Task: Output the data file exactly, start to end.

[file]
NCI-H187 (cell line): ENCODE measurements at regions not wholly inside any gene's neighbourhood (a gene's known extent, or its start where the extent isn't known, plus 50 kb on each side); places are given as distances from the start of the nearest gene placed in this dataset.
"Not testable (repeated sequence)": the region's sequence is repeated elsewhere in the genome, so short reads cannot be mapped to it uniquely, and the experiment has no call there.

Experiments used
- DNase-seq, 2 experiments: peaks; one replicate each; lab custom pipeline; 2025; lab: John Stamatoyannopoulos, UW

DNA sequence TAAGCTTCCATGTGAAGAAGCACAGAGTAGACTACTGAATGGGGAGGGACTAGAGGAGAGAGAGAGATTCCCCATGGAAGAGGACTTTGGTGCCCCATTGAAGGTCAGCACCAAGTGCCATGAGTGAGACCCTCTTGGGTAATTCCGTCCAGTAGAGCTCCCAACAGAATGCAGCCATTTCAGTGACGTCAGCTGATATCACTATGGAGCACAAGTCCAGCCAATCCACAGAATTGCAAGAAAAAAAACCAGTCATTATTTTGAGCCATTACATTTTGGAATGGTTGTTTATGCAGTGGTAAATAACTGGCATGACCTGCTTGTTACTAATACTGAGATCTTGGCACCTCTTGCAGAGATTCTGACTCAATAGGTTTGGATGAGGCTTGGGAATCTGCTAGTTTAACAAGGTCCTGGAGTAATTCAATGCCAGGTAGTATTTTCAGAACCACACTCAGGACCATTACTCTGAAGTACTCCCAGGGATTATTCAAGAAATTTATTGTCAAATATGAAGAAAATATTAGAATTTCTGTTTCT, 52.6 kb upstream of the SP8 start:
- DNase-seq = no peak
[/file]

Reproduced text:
NCI-H187 (cell line): ENCODE measurements at regions not wholly inside any gene's neighbourhood (a gene's known extent, or its start where the extent isn't known, plus 50 kb on each side); places are given as distances from the start of the nearest gene placed in this dataset.
"Not testable (repeated sequence)": the region's sequence is repeated elsewhere in the genome, so short reads cannot be mapped to it uniquely, and the experiment has no call there.

Experiments used
- DNase-seq, 2 experiments: peaks; one replicate each; lab custom pipeline; 2025; lab: John Stamatoyannopoulos, UW

DNA sequence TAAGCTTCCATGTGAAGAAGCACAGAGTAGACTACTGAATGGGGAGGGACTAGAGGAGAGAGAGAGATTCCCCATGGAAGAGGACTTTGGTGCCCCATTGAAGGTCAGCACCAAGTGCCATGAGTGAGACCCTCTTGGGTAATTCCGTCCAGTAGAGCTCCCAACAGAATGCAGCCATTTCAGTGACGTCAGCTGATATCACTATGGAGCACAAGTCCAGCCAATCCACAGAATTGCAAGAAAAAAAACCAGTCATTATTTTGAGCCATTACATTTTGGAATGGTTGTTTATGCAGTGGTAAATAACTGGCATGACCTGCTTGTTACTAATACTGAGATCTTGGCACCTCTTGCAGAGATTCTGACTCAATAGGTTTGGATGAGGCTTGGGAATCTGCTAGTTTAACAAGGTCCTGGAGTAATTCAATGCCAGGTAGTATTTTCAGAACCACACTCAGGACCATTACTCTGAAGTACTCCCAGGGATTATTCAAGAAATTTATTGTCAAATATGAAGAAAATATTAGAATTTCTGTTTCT, 52.6 kb upstream of the SP8 start:
- DNase-seq = no peak